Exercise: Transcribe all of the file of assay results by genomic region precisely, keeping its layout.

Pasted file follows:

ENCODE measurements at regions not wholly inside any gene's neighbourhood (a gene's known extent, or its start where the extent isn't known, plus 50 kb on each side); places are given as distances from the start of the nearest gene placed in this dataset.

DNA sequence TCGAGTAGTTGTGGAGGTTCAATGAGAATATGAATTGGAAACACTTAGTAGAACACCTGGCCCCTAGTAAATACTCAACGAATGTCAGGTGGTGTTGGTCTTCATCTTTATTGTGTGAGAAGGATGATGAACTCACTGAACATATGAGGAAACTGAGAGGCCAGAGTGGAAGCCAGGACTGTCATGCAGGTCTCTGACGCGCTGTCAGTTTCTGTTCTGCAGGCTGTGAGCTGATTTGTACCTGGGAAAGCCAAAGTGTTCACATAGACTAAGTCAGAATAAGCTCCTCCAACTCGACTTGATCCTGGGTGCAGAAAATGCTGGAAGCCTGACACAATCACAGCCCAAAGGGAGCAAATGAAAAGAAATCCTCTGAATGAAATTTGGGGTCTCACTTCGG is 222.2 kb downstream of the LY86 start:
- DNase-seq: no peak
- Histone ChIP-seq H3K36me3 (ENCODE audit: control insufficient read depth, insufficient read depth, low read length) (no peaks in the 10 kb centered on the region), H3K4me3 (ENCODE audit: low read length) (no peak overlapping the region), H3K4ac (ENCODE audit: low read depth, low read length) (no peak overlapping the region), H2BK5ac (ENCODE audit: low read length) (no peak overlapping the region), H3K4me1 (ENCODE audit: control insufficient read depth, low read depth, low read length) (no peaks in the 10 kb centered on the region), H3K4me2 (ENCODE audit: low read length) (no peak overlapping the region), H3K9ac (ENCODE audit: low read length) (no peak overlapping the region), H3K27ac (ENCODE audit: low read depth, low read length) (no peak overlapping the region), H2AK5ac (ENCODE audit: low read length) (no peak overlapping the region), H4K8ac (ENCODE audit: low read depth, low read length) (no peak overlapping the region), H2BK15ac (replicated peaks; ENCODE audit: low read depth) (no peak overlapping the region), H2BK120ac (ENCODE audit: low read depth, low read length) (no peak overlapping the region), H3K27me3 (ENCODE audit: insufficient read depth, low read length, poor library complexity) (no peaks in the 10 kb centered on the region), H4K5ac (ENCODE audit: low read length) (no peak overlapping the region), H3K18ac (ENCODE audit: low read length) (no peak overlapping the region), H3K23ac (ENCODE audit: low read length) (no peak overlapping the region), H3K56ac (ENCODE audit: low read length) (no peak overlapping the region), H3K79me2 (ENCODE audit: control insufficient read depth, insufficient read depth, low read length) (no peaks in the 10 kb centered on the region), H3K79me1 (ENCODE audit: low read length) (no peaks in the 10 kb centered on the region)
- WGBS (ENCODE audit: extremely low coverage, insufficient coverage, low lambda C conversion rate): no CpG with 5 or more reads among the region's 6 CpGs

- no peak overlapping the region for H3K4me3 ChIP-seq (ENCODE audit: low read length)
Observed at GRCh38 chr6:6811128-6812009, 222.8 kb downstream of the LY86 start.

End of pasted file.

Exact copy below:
ENCODE measurements at regions not wholly inside any gene's neighbourhood (a gene's known extent, or its start where the extent isn't known, plus 50 kb on each side); places are given as distances from the start of the nearest gene placed in this dataset.

DNA sequence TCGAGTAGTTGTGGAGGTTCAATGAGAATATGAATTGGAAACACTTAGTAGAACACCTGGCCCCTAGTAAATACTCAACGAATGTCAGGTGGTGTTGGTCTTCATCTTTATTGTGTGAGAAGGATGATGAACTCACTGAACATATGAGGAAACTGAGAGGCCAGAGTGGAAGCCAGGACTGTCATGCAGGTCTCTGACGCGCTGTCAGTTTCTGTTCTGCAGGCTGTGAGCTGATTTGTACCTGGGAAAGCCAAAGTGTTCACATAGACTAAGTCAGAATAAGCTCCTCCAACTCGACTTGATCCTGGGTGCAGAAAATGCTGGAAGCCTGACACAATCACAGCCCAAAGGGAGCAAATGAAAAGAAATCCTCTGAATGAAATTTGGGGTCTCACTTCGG is 222.2 kb downstream of the LY86 start:
- DNase-seq: no peak
- Histone ChIP-seq H3K36me3 (ENCODE audit: control insufficient read depth, insufficient read depth, low read length) (no peaks in the 10 kb centered on the region), H3K4me3 (ENCODE audit: low read length) (no peak overlapping the region), H3K4ac (ENCODE audit: low read depth, low read length) (no peak overlapping the region), H2BK5ac (ENCODE audit: low read length) (no peak overlapping the region), H3K4me1 (ENCODE audit: control insufficient read depth, low read depth, low read length) (no peaks in the 10 kb centered on the region), H3K4me2 (ENCODE audit: low read length) (no peak overlapping the region), H3K9ac (ENCODE audit: low read length) (no peak overlapping the region), H3K27ac (ENCODE audit: low read depth, low read length) (no peak overlapping the region), H2AK5ac (ENCODE audit: low read length) (no peak overlapping the region), H4K8ac (ENCODE audit: low read depth, low read length) (no peak overlapping the region), H2BK15ac (replicated peaks; ENCODE audit: low read depth) (no peak overlapping the region), H2BK120ac (ENCODE audit: low read depth, low read length) (no peak overlapping the region), H3K27me3 (ENCODE audit: insufficient read depth, low read length, poor library complexity) (no peaks in the 10 kb centered on the region), H4K5ac (ENCODE audit: low read length) (no peak overlapping the region), H3K18ac (ENCODE audit: low read length) (no peak overlapping the region), H3K23ac (ENCODE audit: low read length) (no peak overlapping the region), H3K56ac (ENCODE audit: low read length) (no peak overlapping the region), H3K79me2 (ENCODE audit: control insufficient read depth, insufficient read depth, low read length) (no peaks in the 10 kb centered on the region), H3K79me1 (ENCODE audit: low read length) (no peaks in the 10 kb centered on the region)
- WGBS (ENCODE audit: extremely low coverage, insufficient coverage, low lambda C conversion rate): no CpG with 5 or more reads among the region's 6 CpGs

- no peak overlapping the region for H3K4me3 ChIP-seq (ENCODE audit: low read length)
Observed at GRCh38 chr6:6811128-6812009, 222.8 kb downstream of the LY86 start.